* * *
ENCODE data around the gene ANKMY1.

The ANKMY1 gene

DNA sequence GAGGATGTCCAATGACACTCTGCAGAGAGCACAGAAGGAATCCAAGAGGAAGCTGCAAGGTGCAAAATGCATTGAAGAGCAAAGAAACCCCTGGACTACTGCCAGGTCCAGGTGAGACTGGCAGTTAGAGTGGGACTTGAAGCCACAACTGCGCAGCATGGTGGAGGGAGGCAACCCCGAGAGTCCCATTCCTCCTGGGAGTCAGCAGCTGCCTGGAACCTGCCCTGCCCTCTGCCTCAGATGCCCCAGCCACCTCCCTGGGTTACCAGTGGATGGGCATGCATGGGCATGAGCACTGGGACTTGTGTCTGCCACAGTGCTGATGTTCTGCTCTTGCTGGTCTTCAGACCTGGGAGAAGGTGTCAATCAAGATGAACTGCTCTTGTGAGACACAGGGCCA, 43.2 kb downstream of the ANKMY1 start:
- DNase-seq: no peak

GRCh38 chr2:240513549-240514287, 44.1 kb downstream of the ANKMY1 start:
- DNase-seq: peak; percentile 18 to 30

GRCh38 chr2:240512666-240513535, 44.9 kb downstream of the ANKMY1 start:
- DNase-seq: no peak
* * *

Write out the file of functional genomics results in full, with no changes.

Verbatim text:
ENCODE data around the gene ANKMY1.

The ANKMY1 gene

DNA sequence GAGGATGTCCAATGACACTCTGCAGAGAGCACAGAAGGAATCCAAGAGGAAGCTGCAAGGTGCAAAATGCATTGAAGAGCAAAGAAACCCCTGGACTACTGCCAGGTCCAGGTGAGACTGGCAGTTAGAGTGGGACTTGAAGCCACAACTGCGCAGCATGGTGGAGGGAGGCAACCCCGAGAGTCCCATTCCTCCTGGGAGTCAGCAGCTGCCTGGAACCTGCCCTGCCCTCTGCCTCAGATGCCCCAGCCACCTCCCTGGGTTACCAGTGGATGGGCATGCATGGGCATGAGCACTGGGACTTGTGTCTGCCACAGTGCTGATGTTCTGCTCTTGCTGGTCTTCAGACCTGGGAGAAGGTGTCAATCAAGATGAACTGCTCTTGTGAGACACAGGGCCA, 43.2 kb downstream of the ANKMY1 start:
- DNase-seq: no peak

GRCh38 chr2:240513549-240514287, 44.1 kb downstream of the ANKMY1 start:
- DNase-seq: peak; percentile 18 to 30

GRCh38 chr2:240512666-240513535, 44.9 kb downstream of the ANKMY1 start:
- DNase-seq: no peak